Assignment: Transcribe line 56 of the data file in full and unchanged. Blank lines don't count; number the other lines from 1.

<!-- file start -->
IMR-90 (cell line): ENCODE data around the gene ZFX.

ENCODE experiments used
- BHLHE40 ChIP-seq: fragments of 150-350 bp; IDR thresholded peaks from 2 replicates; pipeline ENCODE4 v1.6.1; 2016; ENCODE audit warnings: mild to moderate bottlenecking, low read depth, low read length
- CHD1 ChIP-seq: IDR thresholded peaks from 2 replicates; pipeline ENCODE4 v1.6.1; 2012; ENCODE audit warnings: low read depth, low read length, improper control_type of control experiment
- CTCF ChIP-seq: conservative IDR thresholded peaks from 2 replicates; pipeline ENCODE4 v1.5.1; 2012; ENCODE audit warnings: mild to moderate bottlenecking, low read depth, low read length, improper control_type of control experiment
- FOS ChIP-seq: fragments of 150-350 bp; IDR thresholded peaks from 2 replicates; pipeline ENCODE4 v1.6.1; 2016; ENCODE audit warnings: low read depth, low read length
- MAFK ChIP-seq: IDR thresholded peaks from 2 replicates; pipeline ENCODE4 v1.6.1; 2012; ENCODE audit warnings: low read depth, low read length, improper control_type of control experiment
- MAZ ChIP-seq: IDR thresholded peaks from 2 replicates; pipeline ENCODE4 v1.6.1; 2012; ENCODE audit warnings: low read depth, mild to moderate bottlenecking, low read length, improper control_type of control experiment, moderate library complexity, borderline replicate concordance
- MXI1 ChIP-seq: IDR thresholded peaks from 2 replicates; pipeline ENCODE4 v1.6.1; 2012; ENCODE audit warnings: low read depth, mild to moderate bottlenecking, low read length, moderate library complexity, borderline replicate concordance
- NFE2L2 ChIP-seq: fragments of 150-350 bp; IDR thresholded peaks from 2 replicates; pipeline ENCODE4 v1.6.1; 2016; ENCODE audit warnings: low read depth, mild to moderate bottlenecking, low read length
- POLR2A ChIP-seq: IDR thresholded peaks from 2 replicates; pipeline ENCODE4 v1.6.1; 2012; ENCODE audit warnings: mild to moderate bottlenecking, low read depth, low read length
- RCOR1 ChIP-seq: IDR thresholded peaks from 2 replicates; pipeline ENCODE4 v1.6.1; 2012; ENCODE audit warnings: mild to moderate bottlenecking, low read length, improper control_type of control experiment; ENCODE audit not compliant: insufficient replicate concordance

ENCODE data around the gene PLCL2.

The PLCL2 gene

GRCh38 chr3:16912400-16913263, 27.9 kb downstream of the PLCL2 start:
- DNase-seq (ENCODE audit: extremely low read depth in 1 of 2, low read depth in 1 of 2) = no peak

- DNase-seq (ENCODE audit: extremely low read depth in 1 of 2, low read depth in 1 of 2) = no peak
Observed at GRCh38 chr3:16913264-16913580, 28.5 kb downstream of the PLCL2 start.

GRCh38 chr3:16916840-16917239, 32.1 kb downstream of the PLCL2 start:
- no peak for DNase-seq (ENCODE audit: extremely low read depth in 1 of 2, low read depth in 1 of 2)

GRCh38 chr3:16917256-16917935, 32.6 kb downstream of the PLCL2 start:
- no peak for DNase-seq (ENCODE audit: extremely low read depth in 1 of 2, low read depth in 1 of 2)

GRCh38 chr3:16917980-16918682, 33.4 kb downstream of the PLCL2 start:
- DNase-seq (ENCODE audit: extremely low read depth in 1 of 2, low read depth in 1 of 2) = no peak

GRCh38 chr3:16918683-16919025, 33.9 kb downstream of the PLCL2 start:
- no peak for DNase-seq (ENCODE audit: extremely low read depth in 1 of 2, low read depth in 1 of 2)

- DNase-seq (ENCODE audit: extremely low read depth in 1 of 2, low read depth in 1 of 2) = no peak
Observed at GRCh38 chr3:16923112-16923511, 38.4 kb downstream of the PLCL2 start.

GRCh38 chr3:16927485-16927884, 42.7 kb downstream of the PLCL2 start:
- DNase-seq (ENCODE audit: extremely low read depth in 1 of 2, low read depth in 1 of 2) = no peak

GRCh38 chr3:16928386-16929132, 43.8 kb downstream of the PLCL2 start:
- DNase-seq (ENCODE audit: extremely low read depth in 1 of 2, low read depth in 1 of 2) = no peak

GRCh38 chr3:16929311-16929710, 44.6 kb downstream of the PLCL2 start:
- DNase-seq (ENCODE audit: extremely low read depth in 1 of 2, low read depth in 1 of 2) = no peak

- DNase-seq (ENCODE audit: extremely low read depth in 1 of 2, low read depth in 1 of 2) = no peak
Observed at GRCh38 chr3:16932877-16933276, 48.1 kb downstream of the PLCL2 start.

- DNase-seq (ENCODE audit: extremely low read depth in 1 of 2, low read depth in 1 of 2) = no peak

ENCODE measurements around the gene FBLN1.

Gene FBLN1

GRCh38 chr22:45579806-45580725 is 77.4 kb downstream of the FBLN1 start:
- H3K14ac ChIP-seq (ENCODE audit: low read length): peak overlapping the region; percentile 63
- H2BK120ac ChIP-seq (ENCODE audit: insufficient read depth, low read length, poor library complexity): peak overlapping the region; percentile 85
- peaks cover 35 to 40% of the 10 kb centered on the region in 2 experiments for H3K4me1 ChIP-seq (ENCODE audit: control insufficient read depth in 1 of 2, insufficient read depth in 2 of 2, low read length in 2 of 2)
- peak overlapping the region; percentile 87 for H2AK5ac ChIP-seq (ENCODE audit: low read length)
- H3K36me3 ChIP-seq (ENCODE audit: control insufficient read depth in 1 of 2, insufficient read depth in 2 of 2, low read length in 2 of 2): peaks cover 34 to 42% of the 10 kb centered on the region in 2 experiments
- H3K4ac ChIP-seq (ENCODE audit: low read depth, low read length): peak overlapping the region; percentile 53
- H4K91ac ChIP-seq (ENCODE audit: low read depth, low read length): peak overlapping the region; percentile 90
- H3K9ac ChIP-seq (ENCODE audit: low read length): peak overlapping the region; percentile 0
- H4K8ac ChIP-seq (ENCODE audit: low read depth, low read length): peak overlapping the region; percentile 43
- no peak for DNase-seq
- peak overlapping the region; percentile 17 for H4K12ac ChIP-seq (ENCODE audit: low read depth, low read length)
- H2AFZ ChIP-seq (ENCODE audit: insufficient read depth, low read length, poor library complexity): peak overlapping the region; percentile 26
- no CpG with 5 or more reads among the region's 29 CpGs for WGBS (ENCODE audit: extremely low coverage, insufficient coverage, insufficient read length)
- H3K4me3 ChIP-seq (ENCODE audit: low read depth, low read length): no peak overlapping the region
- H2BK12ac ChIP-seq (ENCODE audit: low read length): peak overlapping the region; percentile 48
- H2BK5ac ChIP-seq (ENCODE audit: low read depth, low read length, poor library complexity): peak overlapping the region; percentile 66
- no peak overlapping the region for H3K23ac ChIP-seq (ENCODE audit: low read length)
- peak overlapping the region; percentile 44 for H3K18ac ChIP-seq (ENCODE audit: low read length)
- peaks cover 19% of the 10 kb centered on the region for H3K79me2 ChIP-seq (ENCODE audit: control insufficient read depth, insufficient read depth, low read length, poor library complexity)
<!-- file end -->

- H2BK5ac ChIP-seq (ENCODE audit: low read depth, low read length, poor library complexity): peak overlapping the region; percentile 66